HD Video Infrared Camera Trap

Sunday, April 29, 2012posted by Bruce 11:07 PM

High-tech ‘homebrew’ video trail cam

A joint camera trap video program using a DXG 125r/1060/BF board-array video camera trap

Ron Davis DXG 125 video unit in a LBK elephant proof box

After seeing some of my posts, Ron Davis, a lawyer from Florida offered to send me an High Definition DXG 125R/BF board-array/IR/exchanger video unit housed in a Pelican 1060 (monster case) to put in Huai Kha Khaeng Wildlife Sanctuary where I’m presently doing a camera trap (presence/absense) survey. I gladly accepted the offer and waited patiently for the unit.

Machining elephant proof box

I have been running three Bushnell Trophy Cams (2009 & 2011 models) and was getting some amazing clips of large mammals like elephant, gaur, banteng, tiger and tapir plus other creatures at night, but also in broad daylight that was quite a surprise. I plan to share these videos with the forum soon. Most Asian animals are nocturnal for their own safety and have evolved this way due to centuries of human poaching pressure.

Drilling out LED ports on elephant proof box

However, as this World Heritage Site is being look after much better than any other protected area in Thailand, and its biodiversity is tops, wild creatures are beginning to feel more at ease about showing themselves during the day. It is a fact they will propagate and move freely in the day if undisturbed for the most part.


Video unit and elephant proof box before camouflage paint

I never have had a big Pelican 1060 and when it arrived in the post, my immediate reaction was it would be quite visible in the forest, and is also quite heavy with all the components including a 12v battery to run the array. However, I went to work building an elephant proof security box from aluminum.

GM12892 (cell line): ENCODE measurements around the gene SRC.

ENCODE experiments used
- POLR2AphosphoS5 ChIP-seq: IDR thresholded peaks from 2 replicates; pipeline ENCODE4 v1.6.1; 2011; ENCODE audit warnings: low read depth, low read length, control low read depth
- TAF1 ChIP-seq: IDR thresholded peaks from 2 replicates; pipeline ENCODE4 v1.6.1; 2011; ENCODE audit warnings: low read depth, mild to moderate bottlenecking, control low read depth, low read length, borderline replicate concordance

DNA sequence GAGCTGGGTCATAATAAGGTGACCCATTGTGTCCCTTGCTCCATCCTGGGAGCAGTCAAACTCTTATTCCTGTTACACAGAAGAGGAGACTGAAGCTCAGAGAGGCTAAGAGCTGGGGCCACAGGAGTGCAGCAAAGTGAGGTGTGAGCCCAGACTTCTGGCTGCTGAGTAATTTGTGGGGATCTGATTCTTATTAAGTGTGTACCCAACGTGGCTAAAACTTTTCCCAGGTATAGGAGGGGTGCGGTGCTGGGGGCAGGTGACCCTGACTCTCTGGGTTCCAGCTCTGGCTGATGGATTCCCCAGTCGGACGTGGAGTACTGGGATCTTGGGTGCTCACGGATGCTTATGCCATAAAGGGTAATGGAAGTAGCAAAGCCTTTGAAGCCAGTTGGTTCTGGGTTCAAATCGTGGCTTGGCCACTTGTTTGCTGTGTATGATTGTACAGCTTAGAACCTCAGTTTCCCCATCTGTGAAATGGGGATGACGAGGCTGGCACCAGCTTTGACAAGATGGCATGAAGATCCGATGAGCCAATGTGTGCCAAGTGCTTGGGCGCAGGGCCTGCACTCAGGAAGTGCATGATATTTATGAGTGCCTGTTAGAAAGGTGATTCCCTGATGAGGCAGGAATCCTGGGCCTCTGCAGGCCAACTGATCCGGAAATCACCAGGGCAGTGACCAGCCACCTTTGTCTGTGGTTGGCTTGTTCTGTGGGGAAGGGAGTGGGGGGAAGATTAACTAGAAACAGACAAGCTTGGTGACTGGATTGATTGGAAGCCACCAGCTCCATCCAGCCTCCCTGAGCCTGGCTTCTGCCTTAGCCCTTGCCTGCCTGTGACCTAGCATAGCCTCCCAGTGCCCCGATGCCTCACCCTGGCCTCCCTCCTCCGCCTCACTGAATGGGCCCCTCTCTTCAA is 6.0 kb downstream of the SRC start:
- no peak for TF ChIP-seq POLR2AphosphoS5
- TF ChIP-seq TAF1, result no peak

Video unit and elephant proof and ‘Python’ locking cable ready for the field

 I got my Tig-welder to make it up and did all the machining required. It was just in the outer limits of travel on the table of my small milling machine but it was OK. I had to do some juggling but I got it done using precision drilling with a center drill first followed by a drill bit, a hole-cutter and milling cutter. The LED ports took awhile to get all 12 finished.

I then painted it with a new camouflage technique for me. Using four colors (black primer coat, then khaki, army green and earth brown in conjunction with bamboo leaves (idea from my friend Chris Wemmer – the Camera Trap Codger), I painted the box in succession until I was satisfied. It looked pretty good to me and it certainly would blend in with the surrounding vegetation.

Ron Davis/LBK video unit at a waterhole in Huai Kha Khaeng

I made my monthly trip on April 15th to the sanctuary and the first night set the unit over a really bad smelling bag of rotten chicken (a previous bait and two weeks old)…whew! This was quite close to the ranger station I always stay at and early the next morning about 4am, I heard an Asiatic jackal barking close to the cam that could possibly mean a leopard. The bait was gone the next morning but I did not check the files deciding to wait.

I then moved it to a very productive water hole where it is now. When I return from Africa, I will be going straight in to check all my traps including this unit. Can’t wait to see what it has captured and will of course share any videos later on this website. I would like to thank Ron Davis for the use of his video unit and let’s see what it gets.

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